Recording King has existed as a brand, on
and off, since the early 20th century, when it
was a Montgomery Ward house brand used
to ply rebadged Gibsons. In the last decade,
the brand was resurrected by The Music
Link—primarily as a vehicle for selling the
company’s line of excellent and affordable,
Chinese-built, mid-century-styled acoustics.
But while the Recording King brand has
a history all its own, everything from the
headstock and bridge shape to the rosette
and tonewoods in the new RD-316 model
leaves little doubt about the extent to which
Martin’s iconic D- 18 is an influence.
One of the most significant differences
between the Recording King RD-316
and a gazillion other contemporary D- 18
imitations, however, is the guitar’s use of
Adirondack spruce for the top. Adirondack
was the top wood Martin used for its most
iconic dreads from the ’30s through the
postwar golden age. And it’s still treasured
by luthiers for its fast response, high volume ceiling, and full-spectrum tone. On
the Recording King, it also adds a cool
visual air: The Adirondack top is wide
grained and striking—lending an almost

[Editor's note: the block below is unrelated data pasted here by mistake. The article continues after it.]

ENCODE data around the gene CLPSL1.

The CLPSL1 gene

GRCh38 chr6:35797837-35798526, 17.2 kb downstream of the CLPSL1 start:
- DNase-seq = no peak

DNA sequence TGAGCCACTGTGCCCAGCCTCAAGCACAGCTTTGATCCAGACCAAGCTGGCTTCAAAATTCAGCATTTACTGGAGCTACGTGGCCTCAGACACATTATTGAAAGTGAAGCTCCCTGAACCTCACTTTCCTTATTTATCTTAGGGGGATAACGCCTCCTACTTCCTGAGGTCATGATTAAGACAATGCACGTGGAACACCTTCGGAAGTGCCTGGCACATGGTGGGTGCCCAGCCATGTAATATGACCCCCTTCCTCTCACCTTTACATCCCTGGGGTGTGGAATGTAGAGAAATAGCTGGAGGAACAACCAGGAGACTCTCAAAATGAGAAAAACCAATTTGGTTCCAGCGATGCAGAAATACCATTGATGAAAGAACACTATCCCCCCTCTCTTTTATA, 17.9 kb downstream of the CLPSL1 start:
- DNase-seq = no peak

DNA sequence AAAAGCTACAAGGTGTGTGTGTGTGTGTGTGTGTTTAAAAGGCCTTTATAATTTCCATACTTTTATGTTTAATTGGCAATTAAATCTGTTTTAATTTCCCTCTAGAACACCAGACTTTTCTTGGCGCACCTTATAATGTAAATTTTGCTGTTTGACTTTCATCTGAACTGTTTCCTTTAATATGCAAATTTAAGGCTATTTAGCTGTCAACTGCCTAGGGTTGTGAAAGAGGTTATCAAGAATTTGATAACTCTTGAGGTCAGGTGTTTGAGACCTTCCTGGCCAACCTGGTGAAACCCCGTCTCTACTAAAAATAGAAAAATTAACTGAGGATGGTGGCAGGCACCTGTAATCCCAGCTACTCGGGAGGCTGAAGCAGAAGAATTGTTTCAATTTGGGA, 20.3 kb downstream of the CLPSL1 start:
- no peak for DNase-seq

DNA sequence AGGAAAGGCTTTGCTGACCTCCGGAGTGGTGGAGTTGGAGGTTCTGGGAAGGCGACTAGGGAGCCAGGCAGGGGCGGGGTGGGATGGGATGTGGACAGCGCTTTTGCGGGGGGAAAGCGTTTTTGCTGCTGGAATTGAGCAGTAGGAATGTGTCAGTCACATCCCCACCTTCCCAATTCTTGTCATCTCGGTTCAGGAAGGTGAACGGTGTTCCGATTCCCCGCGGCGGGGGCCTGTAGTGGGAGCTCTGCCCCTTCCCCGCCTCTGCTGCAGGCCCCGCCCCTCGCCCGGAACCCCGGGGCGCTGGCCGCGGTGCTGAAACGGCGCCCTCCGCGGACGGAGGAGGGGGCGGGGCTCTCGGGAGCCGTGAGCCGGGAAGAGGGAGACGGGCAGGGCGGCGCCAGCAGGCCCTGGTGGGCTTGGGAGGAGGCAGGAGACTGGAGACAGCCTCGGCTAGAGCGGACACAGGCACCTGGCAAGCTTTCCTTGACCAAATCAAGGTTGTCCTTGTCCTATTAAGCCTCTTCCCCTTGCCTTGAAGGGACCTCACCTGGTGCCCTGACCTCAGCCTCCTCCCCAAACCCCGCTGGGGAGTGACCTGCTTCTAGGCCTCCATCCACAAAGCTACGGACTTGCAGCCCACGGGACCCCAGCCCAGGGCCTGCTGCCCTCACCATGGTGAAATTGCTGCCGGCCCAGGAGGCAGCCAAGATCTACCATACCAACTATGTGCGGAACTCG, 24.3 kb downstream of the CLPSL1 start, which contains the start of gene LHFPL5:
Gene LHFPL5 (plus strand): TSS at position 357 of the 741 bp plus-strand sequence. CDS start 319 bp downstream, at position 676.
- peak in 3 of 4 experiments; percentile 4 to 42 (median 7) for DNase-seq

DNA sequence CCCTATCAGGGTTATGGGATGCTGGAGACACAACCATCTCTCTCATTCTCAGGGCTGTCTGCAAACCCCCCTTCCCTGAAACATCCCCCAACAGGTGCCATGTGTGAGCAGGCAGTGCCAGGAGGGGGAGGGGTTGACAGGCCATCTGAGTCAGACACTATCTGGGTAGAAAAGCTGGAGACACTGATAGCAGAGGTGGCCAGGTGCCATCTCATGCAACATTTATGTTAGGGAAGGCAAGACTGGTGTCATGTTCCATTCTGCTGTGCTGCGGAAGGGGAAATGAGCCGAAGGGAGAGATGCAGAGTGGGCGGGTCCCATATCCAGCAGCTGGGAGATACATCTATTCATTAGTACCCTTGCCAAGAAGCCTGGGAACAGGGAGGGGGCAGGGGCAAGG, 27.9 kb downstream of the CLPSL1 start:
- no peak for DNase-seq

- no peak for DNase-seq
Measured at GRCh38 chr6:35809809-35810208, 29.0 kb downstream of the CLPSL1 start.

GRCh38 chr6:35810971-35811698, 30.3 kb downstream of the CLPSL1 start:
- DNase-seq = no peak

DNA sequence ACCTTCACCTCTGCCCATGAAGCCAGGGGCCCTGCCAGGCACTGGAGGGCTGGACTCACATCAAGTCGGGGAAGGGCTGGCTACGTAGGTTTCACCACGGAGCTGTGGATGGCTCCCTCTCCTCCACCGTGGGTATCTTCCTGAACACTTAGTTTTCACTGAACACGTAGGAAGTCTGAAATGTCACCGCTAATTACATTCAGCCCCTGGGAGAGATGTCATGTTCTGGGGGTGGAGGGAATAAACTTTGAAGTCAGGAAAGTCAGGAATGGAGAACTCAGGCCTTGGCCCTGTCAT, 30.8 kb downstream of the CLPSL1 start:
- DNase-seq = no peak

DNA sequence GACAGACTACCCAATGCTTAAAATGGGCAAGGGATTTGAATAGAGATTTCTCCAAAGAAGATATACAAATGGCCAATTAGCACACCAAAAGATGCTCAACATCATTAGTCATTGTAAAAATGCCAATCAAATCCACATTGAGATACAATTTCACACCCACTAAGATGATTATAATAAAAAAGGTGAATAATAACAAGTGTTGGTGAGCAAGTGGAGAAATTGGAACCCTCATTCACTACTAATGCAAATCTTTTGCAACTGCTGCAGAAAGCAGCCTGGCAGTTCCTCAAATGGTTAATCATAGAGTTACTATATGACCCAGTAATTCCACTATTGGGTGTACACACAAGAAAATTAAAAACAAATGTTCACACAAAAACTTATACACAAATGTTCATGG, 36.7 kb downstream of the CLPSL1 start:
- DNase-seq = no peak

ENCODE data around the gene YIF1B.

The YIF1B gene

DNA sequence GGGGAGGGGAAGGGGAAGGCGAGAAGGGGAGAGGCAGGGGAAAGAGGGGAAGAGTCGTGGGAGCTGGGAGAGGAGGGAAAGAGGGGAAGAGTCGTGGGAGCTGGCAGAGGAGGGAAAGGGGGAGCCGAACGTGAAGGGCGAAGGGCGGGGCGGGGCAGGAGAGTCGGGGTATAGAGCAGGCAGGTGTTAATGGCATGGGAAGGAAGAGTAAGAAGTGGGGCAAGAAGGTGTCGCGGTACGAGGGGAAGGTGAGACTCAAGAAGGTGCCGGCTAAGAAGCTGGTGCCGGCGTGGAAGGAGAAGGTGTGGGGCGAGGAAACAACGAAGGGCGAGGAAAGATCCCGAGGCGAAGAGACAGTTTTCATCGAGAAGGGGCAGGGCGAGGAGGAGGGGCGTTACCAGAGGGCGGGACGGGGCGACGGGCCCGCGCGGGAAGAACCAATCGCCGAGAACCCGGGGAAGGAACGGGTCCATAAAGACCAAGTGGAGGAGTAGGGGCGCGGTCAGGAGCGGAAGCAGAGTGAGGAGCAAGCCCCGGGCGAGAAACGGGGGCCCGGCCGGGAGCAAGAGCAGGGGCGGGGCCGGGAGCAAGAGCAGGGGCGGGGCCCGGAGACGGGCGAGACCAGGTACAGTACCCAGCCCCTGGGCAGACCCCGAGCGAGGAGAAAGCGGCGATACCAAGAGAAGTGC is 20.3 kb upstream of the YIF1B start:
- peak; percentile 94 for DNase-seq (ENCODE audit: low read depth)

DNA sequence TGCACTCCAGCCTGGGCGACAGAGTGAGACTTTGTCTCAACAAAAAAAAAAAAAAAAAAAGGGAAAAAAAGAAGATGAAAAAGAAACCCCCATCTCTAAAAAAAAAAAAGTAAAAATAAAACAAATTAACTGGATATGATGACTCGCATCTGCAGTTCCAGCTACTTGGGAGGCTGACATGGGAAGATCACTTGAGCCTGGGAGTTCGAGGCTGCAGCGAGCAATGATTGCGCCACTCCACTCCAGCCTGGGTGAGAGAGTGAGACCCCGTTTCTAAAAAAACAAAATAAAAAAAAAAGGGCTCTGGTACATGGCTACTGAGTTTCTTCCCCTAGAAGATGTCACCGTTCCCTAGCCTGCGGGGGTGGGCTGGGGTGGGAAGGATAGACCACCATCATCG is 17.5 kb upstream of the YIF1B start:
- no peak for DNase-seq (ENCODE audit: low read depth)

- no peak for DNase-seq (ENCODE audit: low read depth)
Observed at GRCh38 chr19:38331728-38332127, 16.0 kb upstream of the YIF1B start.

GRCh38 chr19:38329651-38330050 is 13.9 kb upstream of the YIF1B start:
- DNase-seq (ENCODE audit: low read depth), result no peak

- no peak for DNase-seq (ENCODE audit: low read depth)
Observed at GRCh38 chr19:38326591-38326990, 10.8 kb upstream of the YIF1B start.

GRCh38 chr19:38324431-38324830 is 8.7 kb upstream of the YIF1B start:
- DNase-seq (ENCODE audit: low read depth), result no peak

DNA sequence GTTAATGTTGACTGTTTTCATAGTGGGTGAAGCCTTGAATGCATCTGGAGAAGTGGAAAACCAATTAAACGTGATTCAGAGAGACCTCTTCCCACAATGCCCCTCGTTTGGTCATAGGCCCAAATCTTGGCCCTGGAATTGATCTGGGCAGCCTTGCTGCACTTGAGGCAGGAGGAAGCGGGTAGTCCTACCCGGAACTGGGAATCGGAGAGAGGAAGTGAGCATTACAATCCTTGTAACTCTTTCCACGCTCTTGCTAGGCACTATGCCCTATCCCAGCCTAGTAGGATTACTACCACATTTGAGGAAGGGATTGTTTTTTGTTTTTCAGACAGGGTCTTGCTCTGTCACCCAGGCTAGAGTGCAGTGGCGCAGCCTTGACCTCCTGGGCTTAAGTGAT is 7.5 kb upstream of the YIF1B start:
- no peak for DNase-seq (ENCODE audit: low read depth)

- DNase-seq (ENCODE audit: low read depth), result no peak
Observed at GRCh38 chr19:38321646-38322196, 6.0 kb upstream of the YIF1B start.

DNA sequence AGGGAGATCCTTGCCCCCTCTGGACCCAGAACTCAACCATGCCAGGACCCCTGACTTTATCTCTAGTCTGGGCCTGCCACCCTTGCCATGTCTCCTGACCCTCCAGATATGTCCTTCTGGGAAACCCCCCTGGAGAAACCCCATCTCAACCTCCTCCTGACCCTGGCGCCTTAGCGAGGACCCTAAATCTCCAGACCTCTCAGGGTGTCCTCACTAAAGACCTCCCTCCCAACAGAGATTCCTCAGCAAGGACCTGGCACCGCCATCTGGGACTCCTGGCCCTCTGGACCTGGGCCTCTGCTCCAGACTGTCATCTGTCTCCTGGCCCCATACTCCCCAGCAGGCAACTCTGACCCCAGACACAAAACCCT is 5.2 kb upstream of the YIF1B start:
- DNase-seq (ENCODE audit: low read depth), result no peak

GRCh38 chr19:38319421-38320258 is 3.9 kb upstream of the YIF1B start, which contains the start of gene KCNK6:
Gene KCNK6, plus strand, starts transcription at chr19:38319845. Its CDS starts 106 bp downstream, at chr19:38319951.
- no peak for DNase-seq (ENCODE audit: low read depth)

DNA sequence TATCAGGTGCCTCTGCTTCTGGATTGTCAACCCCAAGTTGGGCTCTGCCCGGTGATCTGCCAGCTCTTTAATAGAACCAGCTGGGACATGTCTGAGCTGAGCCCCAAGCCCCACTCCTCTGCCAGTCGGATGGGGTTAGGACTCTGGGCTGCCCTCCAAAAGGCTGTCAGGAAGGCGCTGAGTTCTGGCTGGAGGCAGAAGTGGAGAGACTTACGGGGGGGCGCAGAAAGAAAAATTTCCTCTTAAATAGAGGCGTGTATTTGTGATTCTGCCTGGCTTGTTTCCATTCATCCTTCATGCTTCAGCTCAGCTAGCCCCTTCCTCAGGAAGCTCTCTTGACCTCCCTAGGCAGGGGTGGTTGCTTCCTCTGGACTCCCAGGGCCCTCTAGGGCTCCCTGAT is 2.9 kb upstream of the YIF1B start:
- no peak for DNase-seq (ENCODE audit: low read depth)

fingerprint-like individuality to the guitar.
And it’s worth noting that, while finicky
customers tend to drive luthiers large and
small to use narrow-grained spruce because
of its tidy visual uniformity, a lot of guitar
builders insist that it’s this wider-grained
stuff that sounds the sweetest.
Recording King didn’t stop at the use of
Adirondack to make the RD-316 vintage
correct. The one-piece mahogany neck has
a headstock volute, and the headstock itself
is bedecked with open-back Grover butterbean tuners. The guitar is finished in period-correct nitrocellulose, the fretboard and
bridge are ebony, and the nut and saddle
are all bone—just like a mid-century D- 18.
Though the materials that go into the
RD-316 are all superb, there are some places
where the workmanship leaves a little to be
desired. The finish is uneven where the fretboard and soundhole meet, running from a
bit too thick to almost absent. The edge of
the fretboard is a little rough between the
fourth and ninth frets, and certain spots on
the bracing and kerfing are marred by rough
cuts that could use some simple sanding.
Fortunately, none of these shortcomings
Strumming a simple D chord, you can move from a nuanced, whisper- soft arpeggio to a vigorous strumming onslaught without any perceptible loss of harmonic detail. And the projection and volume that you can summon from the guitar is nothing short of impressive.
Recording King RD-316
Vintage-correct specs and
vibe galore. Fantastic
use a little more TLC
in several spots.
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